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Rape victim, 11, 'given c-section after doctors deny abortion request'

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Activists hold hands outside the Argentine National Congress
Activists hold hands outside the Argentine National Congress
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Women’s rights campaigners in Argentina have launched protests after an 11-year-old rape victim in Argentina was forced to deliver her baby prematurely by caesarian section despite requesting an abortion.

The girl became pregnant after being raped by her grandmother’s 65-year-old boyfriend, according to local media reports.

When she was 19 weeks pregnant she went to a public hospital in Argentina’s northwestern province of Tucuman to request an abortion, the reports said.

Abortion in Argentina is only allowed when pregnancy is the result of rape, or when the mother’s health is at risk.

But local authorities took nearly five weeks to decide on whether to go ahead with the abortion, while several doctors refused to carry out the procedure, on the grounds of “conscientious objection”, local media reported.

The BBC reported that the delay was caused by confusion over who had the legal authority to approve the girl's decision. Her mother was said to consent to the abortion, but she had previously been replaced as legal guardian by the grandmother. However, the grandmother lost her rights by cohabiting with the rapist so was unable to give the necessary approval.

The delays meant the pregnancy continued to 23 weeks when doctors decided it was too risky for the girl’s health to go ahead with an abortion.

Instead, doctors performed a caesarean section on Tuesday, and the girl gave birth to a severely premature and underweight baby.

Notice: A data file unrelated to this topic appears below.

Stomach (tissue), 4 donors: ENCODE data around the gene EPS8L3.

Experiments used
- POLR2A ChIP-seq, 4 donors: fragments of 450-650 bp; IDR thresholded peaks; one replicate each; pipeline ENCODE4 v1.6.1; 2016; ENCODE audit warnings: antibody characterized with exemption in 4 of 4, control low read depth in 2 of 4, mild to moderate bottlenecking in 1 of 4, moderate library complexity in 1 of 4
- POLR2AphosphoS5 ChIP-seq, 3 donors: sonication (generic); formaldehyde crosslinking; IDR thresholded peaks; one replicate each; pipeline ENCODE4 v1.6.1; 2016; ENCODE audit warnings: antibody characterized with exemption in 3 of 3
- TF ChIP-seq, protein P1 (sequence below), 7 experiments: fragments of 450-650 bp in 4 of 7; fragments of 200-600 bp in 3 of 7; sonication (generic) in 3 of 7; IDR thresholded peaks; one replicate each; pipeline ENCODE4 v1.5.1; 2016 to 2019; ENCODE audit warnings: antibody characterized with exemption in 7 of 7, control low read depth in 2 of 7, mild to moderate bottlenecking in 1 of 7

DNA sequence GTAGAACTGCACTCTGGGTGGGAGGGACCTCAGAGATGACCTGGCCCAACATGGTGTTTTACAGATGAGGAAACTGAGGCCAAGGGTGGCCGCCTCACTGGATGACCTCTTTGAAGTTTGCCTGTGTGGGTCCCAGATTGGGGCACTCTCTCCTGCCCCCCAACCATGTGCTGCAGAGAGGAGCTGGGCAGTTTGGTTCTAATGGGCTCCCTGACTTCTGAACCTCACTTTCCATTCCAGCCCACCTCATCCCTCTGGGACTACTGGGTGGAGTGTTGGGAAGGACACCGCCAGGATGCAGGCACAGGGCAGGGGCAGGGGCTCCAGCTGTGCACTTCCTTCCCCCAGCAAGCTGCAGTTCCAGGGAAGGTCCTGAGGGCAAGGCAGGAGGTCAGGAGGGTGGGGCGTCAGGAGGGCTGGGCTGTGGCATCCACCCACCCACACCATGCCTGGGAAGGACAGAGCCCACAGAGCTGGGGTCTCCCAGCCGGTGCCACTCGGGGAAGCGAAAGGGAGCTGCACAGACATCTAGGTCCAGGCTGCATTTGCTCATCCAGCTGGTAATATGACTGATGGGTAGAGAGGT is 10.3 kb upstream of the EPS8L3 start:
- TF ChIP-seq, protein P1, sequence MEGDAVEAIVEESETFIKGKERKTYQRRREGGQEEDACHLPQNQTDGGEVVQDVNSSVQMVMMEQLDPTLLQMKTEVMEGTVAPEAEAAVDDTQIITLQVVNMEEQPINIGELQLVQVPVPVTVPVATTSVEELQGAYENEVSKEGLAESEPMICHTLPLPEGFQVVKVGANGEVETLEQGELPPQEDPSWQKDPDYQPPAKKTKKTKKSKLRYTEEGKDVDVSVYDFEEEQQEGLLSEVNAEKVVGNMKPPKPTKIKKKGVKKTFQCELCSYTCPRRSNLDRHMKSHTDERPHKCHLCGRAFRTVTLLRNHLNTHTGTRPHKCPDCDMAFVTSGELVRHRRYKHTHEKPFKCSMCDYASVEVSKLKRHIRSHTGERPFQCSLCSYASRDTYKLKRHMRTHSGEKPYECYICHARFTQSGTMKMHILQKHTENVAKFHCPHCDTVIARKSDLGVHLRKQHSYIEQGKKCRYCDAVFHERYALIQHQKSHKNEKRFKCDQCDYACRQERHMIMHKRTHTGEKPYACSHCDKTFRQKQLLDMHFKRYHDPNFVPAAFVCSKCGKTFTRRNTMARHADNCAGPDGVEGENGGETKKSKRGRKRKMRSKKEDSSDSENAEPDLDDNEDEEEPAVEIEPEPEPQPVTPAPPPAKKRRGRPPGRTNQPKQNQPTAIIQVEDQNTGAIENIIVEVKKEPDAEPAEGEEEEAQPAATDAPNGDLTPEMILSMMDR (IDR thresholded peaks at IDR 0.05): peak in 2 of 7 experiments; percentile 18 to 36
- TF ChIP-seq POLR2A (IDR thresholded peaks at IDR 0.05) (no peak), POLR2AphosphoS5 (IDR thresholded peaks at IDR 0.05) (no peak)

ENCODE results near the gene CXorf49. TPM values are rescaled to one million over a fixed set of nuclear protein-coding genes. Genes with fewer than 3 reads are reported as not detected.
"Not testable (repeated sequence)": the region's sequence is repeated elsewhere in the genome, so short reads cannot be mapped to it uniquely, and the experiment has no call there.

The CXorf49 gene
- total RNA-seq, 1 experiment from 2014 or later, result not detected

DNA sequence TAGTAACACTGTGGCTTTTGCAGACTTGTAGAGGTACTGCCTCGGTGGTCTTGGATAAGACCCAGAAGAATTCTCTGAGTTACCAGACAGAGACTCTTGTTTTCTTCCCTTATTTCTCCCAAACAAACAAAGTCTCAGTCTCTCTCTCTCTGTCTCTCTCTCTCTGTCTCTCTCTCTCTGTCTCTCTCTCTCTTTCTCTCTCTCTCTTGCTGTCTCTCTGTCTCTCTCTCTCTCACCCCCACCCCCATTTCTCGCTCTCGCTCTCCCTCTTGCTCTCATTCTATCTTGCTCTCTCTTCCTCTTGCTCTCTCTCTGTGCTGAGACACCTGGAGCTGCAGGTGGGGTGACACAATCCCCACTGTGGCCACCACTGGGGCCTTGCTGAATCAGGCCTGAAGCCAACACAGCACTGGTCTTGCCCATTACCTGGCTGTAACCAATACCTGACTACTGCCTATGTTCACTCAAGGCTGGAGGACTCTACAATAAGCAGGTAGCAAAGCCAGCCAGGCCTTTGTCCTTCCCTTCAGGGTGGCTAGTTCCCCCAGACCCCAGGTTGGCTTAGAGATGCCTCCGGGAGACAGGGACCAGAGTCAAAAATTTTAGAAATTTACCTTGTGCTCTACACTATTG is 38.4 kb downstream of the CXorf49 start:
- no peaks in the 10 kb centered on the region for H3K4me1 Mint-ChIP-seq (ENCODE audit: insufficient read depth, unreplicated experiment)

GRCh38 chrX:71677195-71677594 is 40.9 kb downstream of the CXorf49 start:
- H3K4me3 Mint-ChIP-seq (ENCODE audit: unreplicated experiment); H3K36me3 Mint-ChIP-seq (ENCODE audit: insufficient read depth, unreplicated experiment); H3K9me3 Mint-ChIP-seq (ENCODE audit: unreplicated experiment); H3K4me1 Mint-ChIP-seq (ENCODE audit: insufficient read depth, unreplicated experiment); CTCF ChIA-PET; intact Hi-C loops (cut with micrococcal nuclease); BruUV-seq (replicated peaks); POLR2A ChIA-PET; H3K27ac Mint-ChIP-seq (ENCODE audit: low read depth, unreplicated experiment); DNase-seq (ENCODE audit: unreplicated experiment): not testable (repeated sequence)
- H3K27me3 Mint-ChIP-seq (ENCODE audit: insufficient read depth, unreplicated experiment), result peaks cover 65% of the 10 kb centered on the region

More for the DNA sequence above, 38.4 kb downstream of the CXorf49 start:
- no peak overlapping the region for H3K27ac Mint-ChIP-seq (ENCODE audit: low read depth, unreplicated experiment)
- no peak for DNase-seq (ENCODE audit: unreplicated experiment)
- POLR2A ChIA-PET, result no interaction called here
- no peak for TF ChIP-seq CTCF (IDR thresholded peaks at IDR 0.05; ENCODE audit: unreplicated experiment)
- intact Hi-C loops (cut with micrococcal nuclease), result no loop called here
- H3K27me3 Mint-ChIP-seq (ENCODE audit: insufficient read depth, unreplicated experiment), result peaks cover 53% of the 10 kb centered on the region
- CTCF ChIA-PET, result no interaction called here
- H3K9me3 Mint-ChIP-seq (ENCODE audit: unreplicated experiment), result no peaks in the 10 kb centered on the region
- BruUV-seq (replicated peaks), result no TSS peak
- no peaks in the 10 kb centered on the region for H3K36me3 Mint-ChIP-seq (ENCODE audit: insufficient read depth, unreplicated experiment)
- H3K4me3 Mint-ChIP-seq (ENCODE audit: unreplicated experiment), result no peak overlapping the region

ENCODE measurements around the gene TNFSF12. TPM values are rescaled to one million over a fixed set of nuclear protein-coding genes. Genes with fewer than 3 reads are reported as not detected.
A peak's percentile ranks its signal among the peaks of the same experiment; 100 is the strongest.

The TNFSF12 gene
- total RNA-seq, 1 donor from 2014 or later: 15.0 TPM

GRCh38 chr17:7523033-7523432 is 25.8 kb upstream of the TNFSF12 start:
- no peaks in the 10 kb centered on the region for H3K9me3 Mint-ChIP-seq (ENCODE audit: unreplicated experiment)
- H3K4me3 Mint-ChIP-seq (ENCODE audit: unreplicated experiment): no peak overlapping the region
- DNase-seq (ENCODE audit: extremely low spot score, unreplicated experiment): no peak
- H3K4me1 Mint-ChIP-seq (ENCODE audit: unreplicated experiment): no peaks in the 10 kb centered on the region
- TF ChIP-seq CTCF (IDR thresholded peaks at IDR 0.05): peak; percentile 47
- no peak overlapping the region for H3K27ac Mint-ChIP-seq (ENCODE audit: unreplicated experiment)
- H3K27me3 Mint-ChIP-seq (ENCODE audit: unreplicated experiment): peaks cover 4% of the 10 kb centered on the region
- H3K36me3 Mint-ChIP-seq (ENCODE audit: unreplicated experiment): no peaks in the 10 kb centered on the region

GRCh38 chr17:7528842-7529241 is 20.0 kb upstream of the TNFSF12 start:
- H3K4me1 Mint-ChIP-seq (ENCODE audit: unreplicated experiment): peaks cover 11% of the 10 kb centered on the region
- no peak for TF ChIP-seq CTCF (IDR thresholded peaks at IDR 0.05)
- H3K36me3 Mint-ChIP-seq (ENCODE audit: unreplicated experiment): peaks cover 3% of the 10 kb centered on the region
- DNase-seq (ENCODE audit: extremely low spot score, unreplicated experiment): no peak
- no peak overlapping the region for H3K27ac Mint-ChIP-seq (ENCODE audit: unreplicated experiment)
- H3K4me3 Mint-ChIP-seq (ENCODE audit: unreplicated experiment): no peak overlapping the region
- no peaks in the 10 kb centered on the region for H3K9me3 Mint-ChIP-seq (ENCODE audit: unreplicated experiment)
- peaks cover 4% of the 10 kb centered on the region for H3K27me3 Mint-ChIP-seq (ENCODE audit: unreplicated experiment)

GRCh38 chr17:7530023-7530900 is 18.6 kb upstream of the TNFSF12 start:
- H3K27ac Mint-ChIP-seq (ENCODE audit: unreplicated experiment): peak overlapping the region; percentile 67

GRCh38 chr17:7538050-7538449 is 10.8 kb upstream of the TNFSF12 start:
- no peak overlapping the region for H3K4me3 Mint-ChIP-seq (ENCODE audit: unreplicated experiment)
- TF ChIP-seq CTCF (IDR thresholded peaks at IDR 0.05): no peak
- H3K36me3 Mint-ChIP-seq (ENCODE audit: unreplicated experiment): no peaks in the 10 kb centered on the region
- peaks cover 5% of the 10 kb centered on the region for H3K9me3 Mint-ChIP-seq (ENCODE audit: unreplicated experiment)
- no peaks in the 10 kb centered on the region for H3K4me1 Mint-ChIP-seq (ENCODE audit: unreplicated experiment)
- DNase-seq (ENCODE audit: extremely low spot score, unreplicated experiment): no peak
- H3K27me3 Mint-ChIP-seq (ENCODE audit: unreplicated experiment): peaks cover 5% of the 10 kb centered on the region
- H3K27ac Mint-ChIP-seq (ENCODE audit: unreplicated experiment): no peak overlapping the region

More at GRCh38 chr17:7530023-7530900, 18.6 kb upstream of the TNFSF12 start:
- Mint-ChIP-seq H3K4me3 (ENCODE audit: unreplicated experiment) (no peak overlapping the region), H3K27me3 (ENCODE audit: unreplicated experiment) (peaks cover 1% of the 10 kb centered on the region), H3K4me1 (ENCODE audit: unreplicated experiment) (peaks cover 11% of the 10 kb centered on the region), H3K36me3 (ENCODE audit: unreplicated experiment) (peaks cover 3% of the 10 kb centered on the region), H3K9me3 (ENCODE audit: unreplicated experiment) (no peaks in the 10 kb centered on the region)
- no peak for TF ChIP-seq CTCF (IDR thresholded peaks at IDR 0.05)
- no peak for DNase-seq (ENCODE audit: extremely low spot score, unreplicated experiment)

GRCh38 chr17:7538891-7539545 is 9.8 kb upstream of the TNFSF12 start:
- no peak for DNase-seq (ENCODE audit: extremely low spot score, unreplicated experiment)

Margaret Wurth, senior children’s rights researcher at Human Rights Watch said authorities should “urgently investigate and address the barriers that unacceptably delayed her care.”

“This is a disgusting abuse of power by provincial health authorities that has profoundly endangered an 11-year-old girl’s life and health and forced her to continue a pregnancy against her wishes,” Wurth told the Thomson Reuters Foundation.

The majority Catholic region of Latin America and the Caribbean has some of the most restrictive abortion laws in the world, while a handful of countries, mostly in Central America, ban abortion under any circumstances.

The girl’s case comes six months after Argentina’s senate narrowly rejected a bill to legalize abortion, which would have allowed women and girls to seek an abortion during the first 14 weeks of pregnancy.

Argentina’s National Campaign For The Right to Legal, Safe and Free Abortion said in a statement that “forcing girls to go through a pregnancy and give birth is torture.”

According to human rights group Amnesty International, authorities placed “obstacle after obstacle” following the girl’s request to have an abortion.

“Forcing the girl to carry her forced pregnancy to term, even when this put her life in danger, is a cruel injustice that has inflicted such psychological and physical harm on the child it could amount to torture under international law,” Erika-Guevara Rosas, Amnesty’s Americas director, said on Thursday.

The women rights groups CLADEM and local rights group ANDHES had filed a petition to a judge in Tucuman calling on the state to respect the rights and wishes of the girl to have an abortion.

“Incredible the delay in care, now the Argentine state must guarantee rehabilitation and integral repair to damage (caused),” tweeted CLADEM on Wednesday.